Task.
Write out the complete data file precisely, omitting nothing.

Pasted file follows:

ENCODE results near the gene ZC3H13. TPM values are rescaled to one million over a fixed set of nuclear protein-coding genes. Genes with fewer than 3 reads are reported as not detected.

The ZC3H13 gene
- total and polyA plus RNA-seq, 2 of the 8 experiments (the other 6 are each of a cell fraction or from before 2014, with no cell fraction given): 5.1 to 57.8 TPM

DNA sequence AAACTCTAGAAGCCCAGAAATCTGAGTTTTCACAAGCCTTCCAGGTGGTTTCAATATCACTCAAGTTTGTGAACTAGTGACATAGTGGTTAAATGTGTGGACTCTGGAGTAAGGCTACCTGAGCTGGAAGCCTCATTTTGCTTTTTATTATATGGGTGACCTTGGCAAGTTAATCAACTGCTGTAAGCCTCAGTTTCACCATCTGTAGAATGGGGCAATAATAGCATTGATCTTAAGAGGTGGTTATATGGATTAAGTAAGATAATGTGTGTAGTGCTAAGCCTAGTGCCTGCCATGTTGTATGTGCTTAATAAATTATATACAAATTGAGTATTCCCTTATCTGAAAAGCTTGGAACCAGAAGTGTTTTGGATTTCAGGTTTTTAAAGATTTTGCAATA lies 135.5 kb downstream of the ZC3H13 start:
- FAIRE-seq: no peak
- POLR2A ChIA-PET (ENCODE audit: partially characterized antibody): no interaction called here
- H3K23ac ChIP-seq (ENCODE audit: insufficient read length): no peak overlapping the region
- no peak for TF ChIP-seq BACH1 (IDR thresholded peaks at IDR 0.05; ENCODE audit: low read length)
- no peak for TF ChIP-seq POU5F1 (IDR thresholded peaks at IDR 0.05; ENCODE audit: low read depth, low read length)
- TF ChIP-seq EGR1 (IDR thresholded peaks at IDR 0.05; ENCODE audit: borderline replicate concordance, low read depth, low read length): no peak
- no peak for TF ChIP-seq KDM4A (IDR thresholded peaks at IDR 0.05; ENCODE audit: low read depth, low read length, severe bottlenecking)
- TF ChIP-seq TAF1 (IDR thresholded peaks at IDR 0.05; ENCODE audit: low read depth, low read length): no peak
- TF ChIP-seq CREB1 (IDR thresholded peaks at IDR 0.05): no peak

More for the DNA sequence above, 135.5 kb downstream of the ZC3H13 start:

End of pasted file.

ENCODE results near the gene ZC3H13. TPM values are rescaled to one million over a fixed set of nuclear protein-coding genes. Genes with fewer than 3 reads are reported as not detected.

The ZC3H13 gene
- total and polyA plus RNA-seq, 2 of the 8 experiments (the other 6 are each of a cell fraction or from before 2014, with no cell fraction given): 5.1 to 57.8 TPM

DNA sequence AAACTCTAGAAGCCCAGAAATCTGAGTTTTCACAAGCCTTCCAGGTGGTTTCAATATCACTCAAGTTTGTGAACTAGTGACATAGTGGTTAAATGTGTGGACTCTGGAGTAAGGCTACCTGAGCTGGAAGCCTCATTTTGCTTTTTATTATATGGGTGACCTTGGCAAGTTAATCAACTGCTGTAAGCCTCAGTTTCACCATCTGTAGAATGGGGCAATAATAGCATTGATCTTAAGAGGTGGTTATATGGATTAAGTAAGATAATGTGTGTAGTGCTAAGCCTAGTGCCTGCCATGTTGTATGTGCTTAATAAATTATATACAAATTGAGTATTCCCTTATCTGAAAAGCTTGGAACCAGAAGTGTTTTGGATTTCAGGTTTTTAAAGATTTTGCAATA lies 135.5 kb downstream of the ZC3H13 start:
- FAIRE-seq: no peak
- POLR2A ChIA-PET (ENCODE audit: partially characterized antibody): no interaction called here
- H3K23ac ChIP-seq (ENCODE audit: insufficient read length): no peak overlapping the region
- no peak for TF ChIP-seq BACH1 (IDR thresholded peaks at IDR 0.05; ENCODE audit: low read length)
- no peak for TF ChIP-seq POU5F1 (IDR thresholded peaks at IDR 0.05; ENCODE audit: low read depth, low read length)
- TF ChIP-seq EGR1 (IDR thresholded peaks at IDR 0.05; ENCODE audit: borderline replicate concordance, low read depth, low read length): no peak
- no peak for TF ChIP-seq KDM4A (IDR thresholded peaks at IDR 0.05; ENCODE audit: low read depth, low read length, severe bottlenecking)
- TF ChIP-seq TAF1 (IDR thresholded peaks at IDR 0.05; ENCODE audit: low read depth, low read length): no peak
- TF ChIP-seq CREB1 (IDR thresholded peaks at IDR 0.05): no peak

More for the DNA sequence above, 135.5 kb downstream of the ZC3H13 start: